He based his testimony on work records, but under further questioning from prosecutors, Mr. Weberman admitted that he did not always record his meetings with clients. Mr. Weberman also admitted in court that he had used the finances of a nonprofit corporation he runs to help the poor, called the Congregation of Classon, to pay private school tuition bills for his children. Lingerie purchases were also billed to its accounts, prosecutors said.

“Maybe it did,” pay for lingerie, Mr. Weberman said of the foundation, “for certain individuals. I don’t know.”

Written By: Sharon Otterman
continue to source article at nytimes.com

15 COMMENTS

  1. This is the start. It will take a long time to crack through the walls, but the same was said about the Catholic Church and the priest scandals. Because I think it’s basic human nature to not understand that it’s rarely the crime that gets you, it’s the cover up.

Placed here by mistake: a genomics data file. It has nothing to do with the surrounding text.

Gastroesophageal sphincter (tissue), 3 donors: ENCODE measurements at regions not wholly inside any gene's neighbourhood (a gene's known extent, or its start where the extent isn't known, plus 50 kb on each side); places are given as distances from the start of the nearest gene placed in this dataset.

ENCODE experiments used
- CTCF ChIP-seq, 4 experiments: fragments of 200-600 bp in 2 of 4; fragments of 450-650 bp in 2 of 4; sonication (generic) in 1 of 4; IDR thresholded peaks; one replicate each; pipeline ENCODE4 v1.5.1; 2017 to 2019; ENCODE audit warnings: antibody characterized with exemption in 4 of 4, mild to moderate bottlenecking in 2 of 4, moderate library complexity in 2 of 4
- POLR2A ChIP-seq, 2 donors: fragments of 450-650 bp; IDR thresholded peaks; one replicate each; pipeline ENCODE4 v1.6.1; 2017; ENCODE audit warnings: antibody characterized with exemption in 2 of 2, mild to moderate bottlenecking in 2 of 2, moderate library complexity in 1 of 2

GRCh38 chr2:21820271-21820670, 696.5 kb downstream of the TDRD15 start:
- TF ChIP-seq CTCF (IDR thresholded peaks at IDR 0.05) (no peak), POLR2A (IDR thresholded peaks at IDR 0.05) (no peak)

2. This is one of those times that I have to tackle my own personal prejudices and act as a rational person would. My first thought was ‘Great, different cretins, same abuse.’ – but that’s unworthy of the rationality I aspire to and a failing of the standards I set for myself. That other religious people abuse their position (and incidentally, their charges) does not mean this individual has. That I may strongly disagree with his religious views (including the way the community he’s part of behaves) and that he used money from the charity to pay his own kids’ school fees should not cause me to judge him prematurely on these particular criminal charges.